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English definition of “shout”

shout

verb uk   /ʃaʊt/ us  

shout verb (USE LOUD VOICE)

A2 [I] to speak with a very loud voice, often as loud as possible, usually when you want to make yourself heard in noisy situations, or when the person you are talking to is a long way away or cannot hear very well: There's no need to shout, I can hear perfectly well. [+ speech] "I'll see you tomorrow," shouted Eleni above the noise of the helicopter. [+ that] He shouted from the bottom of the garden that he'd be finished in about half an hour. A2 [I or T] to express strong emotions, such as anger, fear, or excitement, or to express strong opinions, in a loud voice: Dad really shouted at me when I broke the window. He shouted abuse at the judge after being sentenced to five years' imprisonment. The fans were screaming and shouting out the names of the band members. [+ to infinitive] I shouted at him to put the gun down. [+ speech] "Stop this childish nonsense at once!" he shouted furiously. A2 [I] to try to attract attention in a loud voice: I heard them shouting for help, but there was nothing I could do.figurative It's the charities that shout loudest (= attract the most public attention) that often get given the most money.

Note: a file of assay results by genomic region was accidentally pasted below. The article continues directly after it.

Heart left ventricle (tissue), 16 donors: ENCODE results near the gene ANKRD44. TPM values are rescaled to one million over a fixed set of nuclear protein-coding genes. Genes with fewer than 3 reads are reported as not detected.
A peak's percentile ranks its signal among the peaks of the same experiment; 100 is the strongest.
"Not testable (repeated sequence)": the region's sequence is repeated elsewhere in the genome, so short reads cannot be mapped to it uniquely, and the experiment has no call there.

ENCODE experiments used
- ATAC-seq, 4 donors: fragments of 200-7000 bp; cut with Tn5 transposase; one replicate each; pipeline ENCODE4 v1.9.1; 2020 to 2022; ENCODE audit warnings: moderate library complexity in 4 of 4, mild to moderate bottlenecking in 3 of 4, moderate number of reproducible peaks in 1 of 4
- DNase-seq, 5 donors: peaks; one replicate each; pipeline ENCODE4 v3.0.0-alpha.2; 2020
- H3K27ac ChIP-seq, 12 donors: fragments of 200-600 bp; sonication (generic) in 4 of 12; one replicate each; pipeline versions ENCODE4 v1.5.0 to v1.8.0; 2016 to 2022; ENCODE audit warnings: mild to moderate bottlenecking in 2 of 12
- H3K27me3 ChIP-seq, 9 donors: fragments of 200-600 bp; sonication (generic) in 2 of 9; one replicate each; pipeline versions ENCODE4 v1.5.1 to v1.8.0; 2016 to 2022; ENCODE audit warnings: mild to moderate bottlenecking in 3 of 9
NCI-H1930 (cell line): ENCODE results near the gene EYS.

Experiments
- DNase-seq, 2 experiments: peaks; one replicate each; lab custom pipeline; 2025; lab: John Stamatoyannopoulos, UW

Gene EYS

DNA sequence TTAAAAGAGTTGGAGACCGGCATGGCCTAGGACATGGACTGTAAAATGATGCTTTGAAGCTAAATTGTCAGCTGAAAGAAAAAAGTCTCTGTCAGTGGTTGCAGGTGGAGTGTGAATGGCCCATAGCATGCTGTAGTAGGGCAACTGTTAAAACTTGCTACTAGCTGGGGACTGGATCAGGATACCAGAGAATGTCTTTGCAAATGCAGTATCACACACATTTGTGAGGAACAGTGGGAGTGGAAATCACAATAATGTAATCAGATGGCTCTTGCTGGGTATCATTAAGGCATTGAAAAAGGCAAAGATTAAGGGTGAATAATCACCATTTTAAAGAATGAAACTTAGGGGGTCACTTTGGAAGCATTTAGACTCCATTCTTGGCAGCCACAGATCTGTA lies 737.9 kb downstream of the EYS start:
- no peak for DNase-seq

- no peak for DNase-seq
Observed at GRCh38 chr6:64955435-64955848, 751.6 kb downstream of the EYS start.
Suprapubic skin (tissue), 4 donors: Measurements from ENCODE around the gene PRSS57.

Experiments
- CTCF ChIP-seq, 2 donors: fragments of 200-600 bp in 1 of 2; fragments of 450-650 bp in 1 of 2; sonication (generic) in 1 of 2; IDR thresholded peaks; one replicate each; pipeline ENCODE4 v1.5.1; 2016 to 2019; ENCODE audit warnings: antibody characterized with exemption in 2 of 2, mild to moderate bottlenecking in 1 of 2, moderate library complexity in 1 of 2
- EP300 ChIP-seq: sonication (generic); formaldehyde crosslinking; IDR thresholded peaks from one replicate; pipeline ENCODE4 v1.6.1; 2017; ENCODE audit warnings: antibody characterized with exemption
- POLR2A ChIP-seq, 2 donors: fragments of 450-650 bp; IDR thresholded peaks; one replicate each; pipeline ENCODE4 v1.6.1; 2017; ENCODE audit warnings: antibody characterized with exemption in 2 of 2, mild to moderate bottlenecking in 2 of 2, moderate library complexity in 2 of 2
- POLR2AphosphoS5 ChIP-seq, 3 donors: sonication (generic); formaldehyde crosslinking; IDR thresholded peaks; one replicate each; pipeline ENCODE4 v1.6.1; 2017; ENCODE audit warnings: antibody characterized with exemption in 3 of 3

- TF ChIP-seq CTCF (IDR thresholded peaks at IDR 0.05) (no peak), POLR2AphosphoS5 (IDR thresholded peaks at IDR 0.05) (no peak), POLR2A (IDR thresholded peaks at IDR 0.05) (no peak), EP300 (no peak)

shout verb (DRINKS)

[T + two objects] Australian English informal to buy a drink for someone: I'll shout you a drink.
Phrasal verbs

shout

noun [C] uk   /ʃaʊt/ us  

shout noun [C] (LOUD VOICE)

B1 the act of saying something very loudly or making a very loud sound with your voice: Her speech was interrupted by angry shouts from the audience.

shout noun [C] (DRINKS)

UK informal a set of drinks for a group of people, or a particular person's turn to buy them: Would you like another drink? It's my shout since you bought the last ones.
(Definition of shout from the Cambridge Advanced Learners Dictionary & Thesaurus © Cambridge University Press)
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